Rogers family boardroom drama unlikely to impact deal to buy Shaw
A boardroom tussle at Rogers Communications Inc is unlikely to hinder its C$20 billion ($16.16 billion) buy of Shaw Communications, analysts said, but the family drama is continuing at one of Canada’s biggest telecoms companies.
The board of Rogers on Thursday voted out Chairman Edward Rogers, son of the late founder Ted Rogers, after he tried to replace Chief Executive Officer Joe Natale with another executive.
Hours later, Edward Rogers said as chair of the Rogers Control Trust, the family-controlled entity that owns the majority of ownership shares in RCI, he would remove the five RCI board directors who acted against him.
Rogers’ move is the latest in a tumultuous period, during which he has been at odds with his sisters and mother, all of whom are also board directors and who backed Natale.
The company said on Friday that it had not received any documentation from its former chair with respect to the attempted removal of directors, and would consult with its lawyers about the legality of Edward Rogers’ move.
“The company is not aware of this mechanism ever having been utilized in respect of a public company in Canada,” Rogers Communications said in a statement.
J.P.Morgan analysts said they hoped the boardroom battle would not overshadow the timeline or approval process of the deal to buy smaller rival Shaw.
“We maintain our base case that Rogers will be able to close its transformative acquisition of Shaw in 1H22 following the divestiture of some or all of Shaw’s wireless business,” J.P.Morgan wrote in a note to investors.
While the company’s bid for Shaw would further boost its position in Canada’s highly concentrated telecoms market, it has attracted scrutiny from multiple government regulators over whether it will decrease competition.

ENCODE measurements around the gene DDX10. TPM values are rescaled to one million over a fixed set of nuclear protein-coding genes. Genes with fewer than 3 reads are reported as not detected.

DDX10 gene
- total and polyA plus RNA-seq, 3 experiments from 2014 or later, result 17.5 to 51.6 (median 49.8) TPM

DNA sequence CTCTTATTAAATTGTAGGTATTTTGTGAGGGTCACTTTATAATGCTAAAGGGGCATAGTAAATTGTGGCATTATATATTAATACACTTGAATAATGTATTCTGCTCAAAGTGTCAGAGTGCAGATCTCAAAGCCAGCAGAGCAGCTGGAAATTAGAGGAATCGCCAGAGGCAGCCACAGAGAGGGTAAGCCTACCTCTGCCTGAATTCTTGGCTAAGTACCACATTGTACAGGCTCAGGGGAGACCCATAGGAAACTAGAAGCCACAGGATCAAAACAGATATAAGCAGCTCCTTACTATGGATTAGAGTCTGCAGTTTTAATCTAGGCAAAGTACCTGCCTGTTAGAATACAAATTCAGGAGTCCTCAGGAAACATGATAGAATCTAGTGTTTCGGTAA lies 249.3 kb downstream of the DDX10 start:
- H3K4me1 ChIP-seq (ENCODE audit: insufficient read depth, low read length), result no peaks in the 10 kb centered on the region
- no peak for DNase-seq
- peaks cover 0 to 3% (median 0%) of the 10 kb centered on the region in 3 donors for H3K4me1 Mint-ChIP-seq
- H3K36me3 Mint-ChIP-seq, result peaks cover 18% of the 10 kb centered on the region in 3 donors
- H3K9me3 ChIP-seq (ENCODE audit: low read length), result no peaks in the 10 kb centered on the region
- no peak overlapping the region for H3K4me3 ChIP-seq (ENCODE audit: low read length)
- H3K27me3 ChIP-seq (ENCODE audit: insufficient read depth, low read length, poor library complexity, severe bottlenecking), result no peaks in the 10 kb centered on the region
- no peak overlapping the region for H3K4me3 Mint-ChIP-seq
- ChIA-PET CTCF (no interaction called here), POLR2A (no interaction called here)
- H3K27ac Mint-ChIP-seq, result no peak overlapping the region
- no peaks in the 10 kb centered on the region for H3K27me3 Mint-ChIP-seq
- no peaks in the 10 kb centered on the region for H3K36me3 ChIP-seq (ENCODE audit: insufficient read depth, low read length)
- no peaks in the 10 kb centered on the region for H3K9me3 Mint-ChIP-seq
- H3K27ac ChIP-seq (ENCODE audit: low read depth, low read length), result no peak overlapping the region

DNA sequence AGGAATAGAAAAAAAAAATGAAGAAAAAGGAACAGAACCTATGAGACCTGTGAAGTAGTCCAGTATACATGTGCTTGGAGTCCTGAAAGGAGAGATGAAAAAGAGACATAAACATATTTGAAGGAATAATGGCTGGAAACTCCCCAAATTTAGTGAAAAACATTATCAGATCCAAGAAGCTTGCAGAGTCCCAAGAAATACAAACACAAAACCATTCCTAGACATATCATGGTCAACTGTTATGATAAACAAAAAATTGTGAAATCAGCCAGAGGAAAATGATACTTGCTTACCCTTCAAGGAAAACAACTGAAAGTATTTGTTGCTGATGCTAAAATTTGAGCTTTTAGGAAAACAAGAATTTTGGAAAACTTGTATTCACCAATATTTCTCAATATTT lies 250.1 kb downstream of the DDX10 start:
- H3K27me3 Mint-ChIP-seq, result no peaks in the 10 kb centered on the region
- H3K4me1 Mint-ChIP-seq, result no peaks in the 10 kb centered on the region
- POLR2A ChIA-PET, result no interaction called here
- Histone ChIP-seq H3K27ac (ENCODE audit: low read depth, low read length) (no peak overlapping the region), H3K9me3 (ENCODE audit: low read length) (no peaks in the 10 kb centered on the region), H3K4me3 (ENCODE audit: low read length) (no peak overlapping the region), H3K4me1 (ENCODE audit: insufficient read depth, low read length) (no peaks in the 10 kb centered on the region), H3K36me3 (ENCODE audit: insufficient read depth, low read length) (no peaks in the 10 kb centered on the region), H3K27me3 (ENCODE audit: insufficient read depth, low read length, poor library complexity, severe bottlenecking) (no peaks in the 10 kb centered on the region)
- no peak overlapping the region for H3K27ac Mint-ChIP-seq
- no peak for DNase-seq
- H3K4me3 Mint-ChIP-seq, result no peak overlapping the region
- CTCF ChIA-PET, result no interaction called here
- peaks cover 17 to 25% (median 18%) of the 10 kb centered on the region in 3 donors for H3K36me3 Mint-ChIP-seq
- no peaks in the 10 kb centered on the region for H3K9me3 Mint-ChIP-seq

Scotiabank analysts said they expect the deal to get regulatory approvals within the planned timeline of first half of next year.
The structure of the Rogers Control Trust is a unique feature among Canadian companies, said David Brown, a corporate governance consultant.
Normally each family member would control their individual shares, but Ted Rogers’ estate set up the trust to represent all the family members together, meaning the 97.5% of Class A ownership shares are controlled by the family trust vote as one.
The purpose seems to be to “avoid impasses (between family members) that would block any votes from getting through the organization,” Brown said, adding that the structure gives the chair of the trust “some pretty unprecedented powers.”
But, he said, Rogers is still accountable to the family.
“Edward is allowed to do what he’s doing until the rest of the family step in and stop him,” Brown said.
($1 = 1.2377 Canadian dollars)
(Reporting by Uday Sampath in Bengaluru; Editing by Sweta Singh and Arun Koyyur)
Walmart recalling 3,900 bottles of room spray due to possible dangerous bacteria- U.S. CPSC
Walmart Inc is recalling around 3,900 bottles of its Better Homes and Gardens-branded room spray due to the possible presence of a rare and dangerous bacteria, the U.S. Consumer Product Safety Commission (CPSC) said on Friday.
The U.S. Centers for Disease Control and Prevention has been investigating a cluster of four confirmed cases of melioidosis including two deaths in the country, although the source of these four infections has not been confirmed, the CPSC said.
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